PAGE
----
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Comments

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Net Neutrality Is 'Marxist,' According To a Koch-Backed Astroturf Group

Boronx Re:Urgh (525 comments)

You need to be modded up, good sir or madame.

5 days ago
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NRC Analyst Calls To Close Diablo Canyon, CA's Last Remaining Nuclear Plant

Boronx Re:Can it scram in 10 seconds? (216 comments)

In fact it's the opposite problem: spent fuel pools were ok, but the folks at Fukushima didn't know it and wasted a lot of time and man power trying to correct a non-existent problem. But your point is still good. Without cooling even the spent fuel pool will boil away after awhile (days? weeks?) and the bare fuel could melt down.

about a week ago
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If Fusion Is the Answer, We Need To Do It Quickly

Boronx Re:"The only downside will be the transition perio (305 comments)

Let's not forget about the increase in terrorism and drug smuggling that's sure to follow the invention of star trek transporters. We really should be thinking and planning for this problem while there's still time.

about two weeks ago
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If Fusion Is the Answer, We Need To Do It Quickly

Boronx Re: Fusion Confusion (305 comments)

Uranium reserves are so big that there's no need even for breeder reactor for centuries. We have lots of time to work on this. There's also thorium in the meanwhile.

about two weeks ago
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Fifth Edition Dungeons and Dragons Player's Handbook Released

Boronx Re:Flaws? (199 comments)

Min/maxing is half the fun of D&D. The challenge is to create a game that is fun with unbalanced characters. Other systems have succeeded in that.

about two weeks ago
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Solar Plant Sets Birds On Fire As They Fly Overhead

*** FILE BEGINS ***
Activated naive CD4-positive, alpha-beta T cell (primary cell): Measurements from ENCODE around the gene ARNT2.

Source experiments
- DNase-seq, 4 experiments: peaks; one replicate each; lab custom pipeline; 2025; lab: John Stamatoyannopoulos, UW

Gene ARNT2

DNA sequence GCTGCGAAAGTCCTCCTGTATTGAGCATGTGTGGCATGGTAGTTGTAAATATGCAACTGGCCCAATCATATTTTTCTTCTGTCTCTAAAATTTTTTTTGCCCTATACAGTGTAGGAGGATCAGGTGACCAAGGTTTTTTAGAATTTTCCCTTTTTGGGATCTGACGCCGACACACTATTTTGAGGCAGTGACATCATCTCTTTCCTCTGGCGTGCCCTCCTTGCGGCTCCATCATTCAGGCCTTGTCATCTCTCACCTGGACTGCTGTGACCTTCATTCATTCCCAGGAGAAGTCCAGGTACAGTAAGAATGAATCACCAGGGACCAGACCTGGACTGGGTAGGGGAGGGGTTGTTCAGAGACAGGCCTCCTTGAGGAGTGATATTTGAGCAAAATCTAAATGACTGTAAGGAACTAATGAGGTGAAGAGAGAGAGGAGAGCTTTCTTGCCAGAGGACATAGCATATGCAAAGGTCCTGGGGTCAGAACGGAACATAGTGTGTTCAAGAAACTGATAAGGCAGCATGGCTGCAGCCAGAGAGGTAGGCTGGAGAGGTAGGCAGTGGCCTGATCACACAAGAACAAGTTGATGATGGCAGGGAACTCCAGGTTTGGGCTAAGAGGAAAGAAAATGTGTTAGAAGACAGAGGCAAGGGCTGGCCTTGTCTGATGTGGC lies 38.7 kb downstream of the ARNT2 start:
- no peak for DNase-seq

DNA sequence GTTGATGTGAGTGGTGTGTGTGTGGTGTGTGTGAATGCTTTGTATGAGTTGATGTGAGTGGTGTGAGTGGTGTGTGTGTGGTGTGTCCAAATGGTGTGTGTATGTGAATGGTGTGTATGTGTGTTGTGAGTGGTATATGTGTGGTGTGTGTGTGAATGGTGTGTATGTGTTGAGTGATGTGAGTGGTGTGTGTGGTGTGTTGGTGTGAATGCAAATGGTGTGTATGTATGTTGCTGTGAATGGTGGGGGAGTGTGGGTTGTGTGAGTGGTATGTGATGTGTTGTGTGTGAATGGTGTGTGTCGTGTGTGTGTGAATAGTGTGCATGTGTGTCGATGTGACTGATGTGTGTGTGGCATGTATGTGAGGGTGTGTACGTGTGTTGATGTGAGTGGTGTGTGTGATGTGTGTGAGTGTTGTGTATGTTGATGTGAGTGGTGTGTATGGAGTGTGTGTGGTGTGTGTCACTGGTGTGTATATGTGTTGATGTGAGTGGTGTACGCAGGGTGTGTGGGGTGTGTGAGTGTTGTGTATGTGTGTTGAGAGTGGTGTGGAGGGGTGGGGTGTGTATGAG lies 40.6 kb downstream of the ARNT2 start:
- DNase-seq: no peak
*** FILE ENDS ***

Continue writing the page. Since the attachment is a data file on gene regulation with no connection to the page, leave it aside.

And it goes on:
Boronx Re:NIMBYs? Crackpots? (521 comments)

According to the gov, 33% total efficiency for coal. I don't know what part of that is turbine efficiency. Only natural gas is significantly better.

about two weeks ago
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Swedish Dad Takes Gamer Kids To Warzone

Boronx Re:Fiction. (419 comments)

If you're too stupid to realize that nobody 100% separates fantasy from reality, then you have the typical intelligence of a slashdotter.

about two weeks ago
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Interviews: Ask Bjarne Stroustrup About Programming and C++

Boronx Re:compilers touted as early form of A.I. (427 comments)

Only in the sense that it would take too long and they aren't required to know assembly.

about two weeks ago
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Interviews: Ask Bjarne Stroustrup About Programming and C++

Boronx Re:compilers touted as early form of A.I. (427 comments)

Right. Before they wrote compilers, the concept was considered possibly a hard AI problem. Now they have you write a compiler as an undergrad.

about two weeks ago
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"Secret Serum" Used To Treat Americans With Ebola

Boronx Re:I'm sure you meant to say testing it. (390 comments)

It wouldn't be the first stupid thing they've done. Not all these boys aced the SATs, that's for sure.

about a month ago
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Study: Dinosaurs "Shrank" Regularly To Become Birds

Boronx Re:No no no. (138 comments)

Please. That origin story was put there by Satan to test our faith. You don't really believe it was all made up, do you?

about a month ago
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Inside BitFury's 20 Megawatt Bitcoin Mine

Boronx Re:20 megawatts (195 comments)

Who am I to decide? I'm a human with a functioning brain. Quit bitching about me using it and learn to use yours.